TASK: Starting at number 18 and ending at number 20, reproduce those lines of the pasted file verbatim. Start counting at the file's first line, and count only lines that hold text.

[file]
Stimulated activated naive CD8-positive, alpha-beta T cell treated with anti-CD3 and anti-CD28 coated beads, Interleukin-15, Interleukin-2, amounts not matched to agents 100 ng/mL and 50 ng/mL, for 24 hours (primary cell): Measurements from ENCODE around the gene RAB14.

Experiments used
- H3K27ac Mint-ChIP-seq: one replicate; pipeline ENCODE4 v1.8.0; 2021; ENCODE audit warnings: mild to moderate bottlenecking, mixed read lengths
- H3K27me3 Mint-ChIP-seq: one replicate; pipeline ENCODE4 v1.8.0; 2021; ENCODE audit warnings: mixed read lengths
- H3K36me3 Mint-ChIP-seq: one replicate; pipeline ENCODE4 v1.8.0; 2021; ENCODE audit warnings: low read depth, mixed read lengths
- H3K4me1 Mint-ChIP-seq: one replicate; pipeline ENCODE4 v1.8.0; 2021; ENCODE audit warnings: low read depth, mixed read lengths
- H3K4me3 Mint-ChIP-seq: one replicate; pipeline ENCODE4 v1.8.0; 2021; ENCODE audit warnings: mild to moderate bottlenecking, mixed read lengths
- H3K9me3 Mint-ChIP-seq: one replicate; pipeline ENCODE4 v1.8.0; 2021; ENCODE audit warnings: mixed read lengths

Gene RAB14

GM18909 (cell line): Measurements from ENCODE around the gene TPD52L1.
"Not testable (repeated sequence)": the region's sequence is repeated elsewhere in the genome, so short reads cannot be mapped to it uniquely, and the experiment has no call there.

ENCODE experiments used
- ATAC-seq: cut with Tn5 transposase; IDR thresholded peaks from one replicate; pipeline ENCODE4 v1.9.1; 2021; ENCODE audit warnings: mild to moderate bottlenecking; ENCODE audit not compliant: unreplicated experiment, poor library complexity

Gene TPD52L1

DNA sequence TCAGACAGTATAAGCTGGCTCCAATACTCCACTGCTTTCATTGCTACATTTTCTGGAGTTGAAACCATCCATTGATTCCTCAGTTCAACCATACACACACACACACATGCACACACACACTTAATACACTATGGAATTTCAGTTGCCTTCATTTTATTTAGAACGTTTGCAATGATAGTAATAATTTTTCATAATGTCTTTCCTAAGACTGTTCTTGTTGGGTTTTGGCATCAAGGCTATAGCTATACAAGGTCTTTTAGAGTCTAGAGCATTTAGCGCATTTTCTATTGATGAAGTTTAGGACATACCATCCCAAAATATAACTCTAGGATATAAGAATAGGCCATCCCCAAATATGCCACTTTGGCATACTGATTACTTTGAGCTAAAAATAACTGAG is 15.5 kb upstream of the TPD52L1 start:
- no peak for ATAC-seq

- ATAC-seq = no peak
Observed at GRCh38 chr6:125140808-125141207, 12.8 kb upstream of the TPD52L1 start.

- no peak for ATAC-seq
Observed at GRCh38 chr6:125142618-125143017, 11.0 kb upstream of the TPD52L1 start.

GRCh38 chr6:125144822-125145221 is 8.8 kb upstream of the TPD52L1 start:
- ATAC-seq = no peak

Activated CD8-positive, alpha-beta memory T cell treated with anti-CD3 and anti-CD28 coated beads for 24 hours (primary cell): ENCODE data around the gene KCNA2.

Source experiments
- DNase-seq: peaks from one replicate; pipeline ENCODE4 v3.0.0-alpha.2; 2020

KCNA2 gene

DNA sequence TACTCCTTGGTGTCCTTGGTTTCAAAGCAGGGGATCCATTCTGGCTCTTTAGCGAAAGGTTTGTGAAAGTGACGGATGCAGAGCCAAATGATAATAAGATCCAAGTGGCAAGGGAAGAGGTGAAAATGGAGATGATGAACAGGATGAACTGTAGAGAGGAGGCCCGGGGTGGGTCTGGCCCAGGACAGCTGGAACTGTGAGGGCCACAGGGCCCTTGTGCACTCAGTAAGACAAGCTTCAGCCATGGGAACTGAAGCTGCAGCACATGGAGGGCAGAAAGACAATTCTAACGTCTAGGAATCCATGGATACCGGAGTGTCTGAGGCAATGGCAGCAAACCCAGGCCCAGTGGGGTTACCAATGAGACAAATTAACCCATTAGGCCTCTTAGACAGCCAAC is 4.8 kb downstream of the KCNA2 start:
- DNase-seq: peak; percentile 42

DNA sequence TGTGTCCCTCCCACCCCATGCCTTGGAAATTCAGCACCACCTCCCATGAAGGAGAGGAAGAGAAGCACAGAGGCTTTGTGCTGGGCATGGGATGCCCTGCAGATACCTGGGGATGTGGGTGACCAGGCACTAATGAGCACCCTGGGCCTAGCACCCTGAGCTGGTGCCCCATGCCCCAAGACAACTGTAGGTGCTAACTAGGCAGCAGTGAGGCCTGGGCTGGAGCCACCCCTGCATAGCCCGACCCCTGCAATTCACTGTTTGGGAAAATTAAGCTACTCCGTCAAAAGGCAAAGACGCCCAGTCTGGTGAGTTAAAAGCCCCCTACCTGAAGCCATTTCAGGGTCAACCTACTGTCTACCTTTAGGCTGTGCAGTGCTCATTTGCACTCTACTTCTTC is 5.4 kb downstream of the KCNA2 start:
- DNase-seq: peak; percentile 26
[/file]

Observed at GRCh38 chr6:125140808-125141207, 12.8 kb upstream of the TPD52L1 start.

- no peak for ATAC-seq
Observed at GRCh38 chr6:125142618-125143017, 11.0 kb upstream of the TPD52L1 start.